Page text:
For both tanning and stiletto-wearing perceived risks increased negative emotion and depressed risky behavior, which is inconsistent with some tanning research. This finding suggests that educational programs targeting the risks of those behaviors might be effective, if the message comes from credible (e.g., dermatologist) or attractive sources (e.g., young person who has stopped tanning).

Both tanners and wearers of stilettos perceived both benefits and risks of their risky fashion practices and reported experiencing relevant emotion (i.e., perceived benefits related to positive emotion; perceived risks related to negative emotion). Positive emotion also enhanced risky behavior for both tanning and stiletto wearing suggesting that reducing positive emotion is a strategy to reduce risky behavior. Educational programs focusing on the perceived benefits might be effective in changing attitudes regarding those benefits (e.g., there are other ways to be fashionable and sexy than wearing stilettos). Some perceived benefits could be achieved differently with less risk (e.g., using spray tans or vitamin E supplementation). Furthermore, in the case of tanning, perhaps those benefits focused on physical appearance could be challenged through body positivity or body acceptance programs.

Limitation and suggestions for future research

The current study focused on two popular risky fashion practices among college women, namely tanning and wearing stilettos. The findings of the current study are not generalizable to other risky fashion practices which encompass various behaviors including dieting to lose weight, tattooing, and cosmetic surgeries. Future research is needed to include other forms of risky fashion practices and further examine how fashion interest and psychological processes work in decisions to engage in various risky fashion practices.

Another limitation of the current study is the cross-sectional nature of the data collected for the study. Given that risky fashion practices pose not only short-term risks, but also long-term risks, a longitudinal approach could bring meaningful insights into understanding people’s cognitive, emotional, and behavioral responses to risky fashion practices.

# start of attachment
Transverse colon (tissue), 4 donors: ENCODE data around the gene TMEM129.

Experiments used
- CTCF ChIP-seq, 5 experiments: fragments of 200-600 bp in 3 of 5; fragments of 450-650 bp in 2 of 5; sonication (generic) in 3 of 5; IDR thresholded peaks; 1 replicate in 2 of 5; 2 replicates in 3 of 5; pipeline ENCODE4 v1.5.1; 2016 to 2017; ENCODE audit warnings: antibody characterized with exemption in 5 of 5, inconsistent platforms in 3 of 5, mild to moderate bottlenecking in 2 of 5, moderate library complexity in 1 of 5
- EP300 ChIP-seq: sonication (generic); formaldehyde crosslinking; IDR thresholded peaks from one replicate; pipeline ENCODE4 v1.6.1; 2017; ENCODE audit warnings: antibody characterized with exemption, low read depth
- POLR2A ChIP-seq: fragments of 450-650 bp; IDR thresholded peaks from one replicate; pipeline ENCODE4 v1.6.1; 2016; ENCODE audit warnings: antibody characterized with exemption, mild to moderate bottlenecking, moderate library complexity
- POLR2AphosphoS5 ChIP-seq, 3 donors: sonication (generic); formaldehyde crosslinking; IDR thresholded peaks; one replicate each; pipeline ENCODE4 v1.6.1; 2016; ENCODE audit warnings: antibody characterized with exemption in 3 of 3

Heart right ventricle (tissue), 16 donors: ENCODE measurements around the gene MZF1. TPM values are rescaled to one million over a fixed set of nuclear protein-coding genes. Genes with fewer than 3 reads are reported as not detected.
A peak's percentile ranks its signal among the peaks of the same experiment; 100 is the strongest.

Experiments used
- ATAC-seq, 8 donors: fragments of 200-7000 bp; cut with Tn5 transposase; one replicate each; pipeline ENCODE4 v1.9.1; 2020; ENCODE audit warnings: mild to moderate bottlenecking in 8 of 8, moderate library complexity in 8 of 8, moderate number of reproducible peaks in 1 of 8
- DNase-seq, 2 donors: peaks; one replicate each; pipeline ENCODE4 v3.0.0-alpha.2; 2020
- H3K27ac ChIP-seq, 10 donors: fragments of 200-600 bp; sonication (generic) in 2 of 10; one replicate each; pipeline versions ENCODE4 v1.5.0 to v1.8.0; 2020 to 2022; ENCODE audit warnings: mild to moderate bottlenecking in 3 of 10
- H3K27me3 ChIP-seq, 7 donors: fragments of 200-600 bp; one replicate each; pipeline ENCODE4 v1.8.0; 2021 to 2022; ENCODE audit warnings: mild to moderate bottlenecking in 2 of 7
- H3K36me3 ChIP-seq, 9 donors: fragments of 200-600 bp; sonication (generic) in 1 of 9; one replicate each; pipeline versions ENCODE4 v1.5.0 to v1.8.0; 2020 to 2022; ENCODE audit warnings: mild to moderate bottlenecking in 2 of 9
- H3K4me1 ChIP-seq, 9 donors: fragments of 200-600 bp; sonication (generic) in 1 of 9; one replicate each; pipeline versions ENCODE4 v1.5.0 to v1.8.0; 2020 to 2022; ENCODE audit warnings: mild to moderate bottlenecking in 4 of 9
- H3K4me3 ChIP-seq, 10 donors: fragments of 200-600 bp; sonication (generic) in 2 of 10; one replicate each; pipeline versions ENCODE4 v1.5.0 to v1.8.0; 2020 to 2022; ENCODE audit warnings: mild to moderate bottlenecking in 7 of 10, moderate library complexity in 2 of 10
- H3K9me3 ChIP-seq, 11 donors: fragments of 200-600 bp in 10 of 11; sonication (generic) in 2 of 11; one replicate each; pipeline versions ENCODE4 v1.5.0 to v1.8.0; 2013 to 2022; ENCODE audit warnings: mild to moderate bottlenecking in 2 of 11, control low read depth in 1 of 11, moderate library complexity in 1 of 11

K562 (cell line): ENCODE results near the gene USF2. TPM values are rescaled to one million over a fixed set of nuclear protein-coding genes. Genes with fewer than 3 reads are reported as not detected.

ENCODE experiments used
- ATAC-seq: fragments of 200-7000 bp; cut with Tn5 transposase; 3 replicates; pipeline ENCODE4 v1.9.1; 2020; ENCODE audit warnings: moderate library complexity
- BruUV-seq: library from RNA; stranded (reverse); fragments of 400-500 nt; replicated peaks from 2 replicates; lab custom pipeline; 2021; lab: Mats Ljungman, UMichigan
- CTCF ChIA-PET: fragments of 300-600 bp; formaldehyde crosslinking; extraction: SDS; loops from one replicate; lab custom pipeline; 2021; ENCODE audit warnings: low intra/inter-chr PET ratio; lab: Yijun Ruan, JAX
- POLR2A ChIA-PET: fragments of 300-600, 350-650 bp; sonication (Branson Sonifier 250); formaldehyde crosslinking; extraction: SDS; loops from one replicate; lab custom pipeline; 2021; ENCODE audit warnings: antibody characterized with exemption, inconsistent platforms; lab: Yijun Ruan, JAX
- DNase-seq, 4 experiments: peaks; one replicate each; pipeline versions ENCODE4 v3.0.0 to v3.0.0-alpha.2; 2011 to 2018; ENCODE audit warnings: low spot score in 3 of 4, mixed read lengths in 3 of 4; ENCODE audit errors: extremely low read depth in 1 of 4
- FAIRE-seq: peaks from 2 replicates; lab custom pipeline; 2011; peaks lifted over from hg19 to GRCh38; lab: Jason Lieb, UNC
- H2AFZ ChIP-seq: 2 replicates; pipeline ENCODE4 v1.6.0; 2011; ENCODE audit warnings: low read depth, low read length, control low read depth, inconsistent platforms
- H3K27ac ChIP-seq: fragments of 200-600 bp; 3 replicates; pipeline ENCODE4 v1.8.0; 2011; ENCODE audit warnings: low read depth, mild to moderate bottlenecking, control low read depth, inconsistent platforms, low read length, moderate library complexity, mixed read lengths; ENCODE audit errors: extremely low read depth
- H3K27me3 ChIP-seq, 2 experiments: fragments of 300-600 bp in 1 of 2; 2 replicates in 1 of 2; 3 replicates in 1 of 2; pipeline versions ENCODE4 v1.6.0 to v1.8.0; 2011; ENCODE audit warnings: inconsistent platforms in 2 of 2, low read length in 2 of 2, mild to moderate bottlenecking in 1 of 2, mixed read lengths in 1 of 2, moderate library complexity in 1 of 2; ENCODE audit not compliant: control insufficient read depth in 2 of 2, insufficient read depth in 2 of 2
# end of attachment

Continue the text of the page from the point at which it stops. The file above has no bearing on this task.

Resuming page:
Given that fashion interest affected perceived benefits for both risky fashion practices, it is reasonable to expect that other sociopsychological or cultural variables associated with fashion could affect benefits and, thus, should be examined by future researchers. For example, peer approval and media influence are known to affect fashion behaviors and could be assessed.

Men also engage in risky fashion practices such as extreme bodybuilding and may differ from women regarding how they approach a decision to engage in risky fashion practices. Future research needs to include men and also consider individual difference variables that are known to affect risky behaviors (e.g., personality). Such research could further expand the understanding of risky fashion practices and guide development of effective mitigation strategies to educate those who may be swayed to engage in risky behaviors without fully understanding their objective personal risk.

Availability of data and materials

The datasets used and analyzed during the current study are available from the corresponding author on reasonable request.





Exploratory Factor Analysis




Health Belief Model


Normed Fit Index


Incremental Fit Index


Comparative Fit Index


Root Mean Square Error of Approximation


Research Question


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Both authors (SL and MK) made substantial contributions to the conception/design of the work, contributed to writing the manuscript, and substantively revised the manuscript. SL wrote the first draft of the manuscript, while MK planned and performed data analysis and drafted the interpretation of results. Both authors read and approved the final manuscript.

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Lennon, S.J., Kim, M. To die for: attractiveness, fashion, and health risks. Fash Text 10, 38 (2023).